We're setting out to tackle some of our region's greatest health challenges. Our success will depend on innovation, continuous learning, and effective collaboration with many community partners. We are engaging local advocates and industry experts to explore best practices that have had the greatest impact on health in communities similar to ours.

Barriers to Health

We began our journey by reviewing public health data and dialoging with community stakeholders to identify our region's greatest barriers to health, which are:

(Please click here to review our region's full Community Health Needs Assessment report. This assessment was completed in partnership with local public health and healthcare partners and is updated every three years.)

Focusing "Upstream"

A huge share of healthcare resources is used to treat already-established disease. In contrast, GWCHF is focused on the "upstream" determinants of health. We are concentrating on the root causes of disease, addressing health risks at an early stage when prevention, early intervention and health promotion have the biggest benefits.

Two areas in particular are beginning to stand out to us as potential priority investments:

We invite you to learn along with us by exploring each of these topics in greater depth.

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vegetables at farmers market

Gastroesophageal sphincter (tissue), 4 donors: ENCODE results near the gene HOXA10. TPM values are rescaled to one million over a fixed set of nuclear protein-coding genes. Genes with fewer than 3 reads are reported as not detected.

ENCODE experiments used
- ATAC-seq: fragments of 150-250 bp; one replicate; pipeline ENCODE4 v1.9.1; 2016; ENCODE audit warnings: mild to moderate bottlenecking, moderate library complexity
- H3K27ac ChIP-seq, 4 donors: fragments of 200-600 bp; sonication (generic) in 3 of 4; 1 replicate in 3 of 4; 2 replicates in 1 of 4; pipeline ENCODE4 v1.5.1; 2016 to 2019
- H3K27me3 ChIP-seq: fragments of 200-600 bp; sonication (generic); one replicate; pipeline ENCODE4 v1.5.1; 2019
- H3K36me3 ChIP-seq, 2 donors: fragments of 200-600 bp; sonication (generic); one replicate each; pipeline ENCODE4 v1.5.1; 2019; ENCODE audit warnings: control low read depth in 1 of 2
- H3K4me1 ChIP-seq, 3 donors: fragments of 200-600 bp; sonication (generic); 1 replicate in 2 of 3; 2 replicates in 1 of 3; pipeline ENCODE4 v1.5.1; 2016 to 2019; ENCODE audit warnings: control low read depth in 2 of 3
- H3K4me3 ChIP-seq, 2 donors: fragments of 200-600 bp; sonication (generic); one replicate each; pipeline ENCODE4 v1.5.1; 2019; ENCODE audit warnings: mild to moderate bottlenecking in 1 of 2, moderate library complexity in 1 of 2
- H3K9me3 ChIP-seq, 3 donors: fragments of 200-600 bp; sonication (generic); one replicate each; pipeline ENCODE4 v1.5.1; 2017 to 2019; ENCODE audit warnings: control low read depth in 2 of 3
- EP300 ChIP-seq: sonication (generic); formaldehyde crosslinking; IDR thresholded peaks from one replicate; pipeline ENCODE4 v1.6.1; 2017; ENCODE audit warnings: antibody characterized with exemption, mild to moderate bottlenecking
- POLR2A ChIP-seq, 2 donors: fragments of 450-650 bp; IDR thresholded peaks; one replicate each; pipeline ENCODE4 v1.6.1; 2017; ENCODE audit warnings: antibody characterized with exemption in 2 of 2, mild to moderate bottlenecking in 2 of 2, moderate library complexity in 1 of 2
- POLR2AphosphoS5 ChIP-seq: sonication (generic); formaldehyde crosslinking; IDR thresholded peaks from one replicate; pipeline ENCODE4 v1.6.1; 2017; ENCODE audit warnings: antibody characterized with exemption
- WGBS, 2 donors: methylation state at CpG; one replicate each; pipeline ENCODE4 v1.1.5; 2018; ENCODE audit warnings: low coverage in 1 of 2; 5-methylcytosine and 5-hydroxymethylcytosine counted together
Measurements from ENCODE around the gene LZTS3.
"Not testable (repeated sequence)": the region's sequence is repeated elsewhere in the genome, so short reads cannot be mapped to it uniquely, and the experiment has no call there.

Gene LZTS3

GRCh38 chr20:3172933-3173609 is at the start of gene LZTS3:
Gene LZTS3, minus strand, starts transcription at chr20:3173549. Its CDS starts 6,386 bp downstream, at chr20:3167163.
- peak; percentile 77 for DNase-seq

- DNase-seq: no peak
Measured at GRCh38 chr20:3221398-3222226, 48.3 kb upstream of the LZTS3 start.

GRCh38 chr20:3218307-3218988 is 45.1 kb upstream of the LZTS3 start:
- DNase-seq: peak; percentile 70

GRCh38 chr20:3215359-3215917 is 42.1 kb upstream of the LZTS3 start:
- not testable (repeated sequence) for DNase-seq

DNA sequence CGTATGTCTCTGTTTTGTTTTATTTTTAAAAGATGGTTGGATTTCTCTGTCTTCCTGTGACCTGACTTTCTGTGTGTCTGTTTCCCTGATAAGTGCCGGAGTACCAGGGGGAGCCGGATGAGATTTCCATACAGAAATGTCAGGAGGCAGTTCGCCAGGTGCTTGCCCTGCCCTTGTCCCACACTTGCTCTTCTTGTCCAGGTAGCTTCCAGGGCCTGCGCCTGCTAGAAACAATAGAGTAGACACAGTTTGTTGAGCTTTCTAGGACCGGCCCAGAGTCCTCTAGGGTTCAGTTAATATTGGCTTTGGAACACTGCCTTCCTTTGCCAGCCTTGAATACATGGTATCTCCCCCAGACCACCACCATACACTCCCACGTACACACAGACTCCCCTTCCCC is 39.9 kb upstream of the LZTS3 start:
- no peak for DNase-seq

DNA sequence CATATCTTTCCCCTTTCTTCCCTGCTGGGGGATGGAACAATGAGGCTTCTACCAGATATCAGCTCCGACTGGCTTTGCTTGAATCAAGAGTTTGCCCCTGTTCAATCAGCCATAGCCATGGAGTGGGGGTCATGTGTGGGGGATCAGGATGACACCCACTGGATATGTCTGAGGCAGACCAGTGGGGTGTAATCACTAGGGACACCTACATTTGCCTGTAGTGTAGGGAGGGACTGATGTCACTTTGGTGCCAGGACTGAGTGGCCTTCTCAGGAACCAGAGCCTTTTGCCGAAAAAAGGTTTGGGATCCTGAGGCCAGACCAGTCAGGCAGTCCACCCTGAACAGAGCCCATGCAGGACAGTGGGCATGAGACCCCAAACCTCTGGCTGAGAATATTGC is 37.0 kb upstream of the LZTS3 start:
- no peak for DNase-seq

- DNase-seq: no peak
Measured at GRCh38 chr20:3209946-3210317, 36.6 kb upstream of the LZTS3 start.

healthy living

Today's fast-paced environment can make it hard to live a healthy lifestyle. Our roads are built for the automobile and, too often, discourage walking and biking. Our most accessible and affordable foods are often processed and loaded with sugar. Our shift to a digital world has eliminated natural down-time and rejuvenation. All too often, the "easiest" choice-the most convenient choice-is an unhealthy choice.

How do these factors influence our health? In Wisconsin, chronic diseases are the leading cause of death and disability, depriving individuals of both years and quality of life. Chronic disease can affect all aspects of life including physical and mental health, family, social life, finances and employment.

The good news? A remarkable 80% of chronic disease can be prevented with a healthy lifestyle. Efforts to promote physical activity, good nutrition, emotional wellbeing and community connectedness will play an important role in improving health and wellness in the greater Watertown region.

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Learn more through these resources: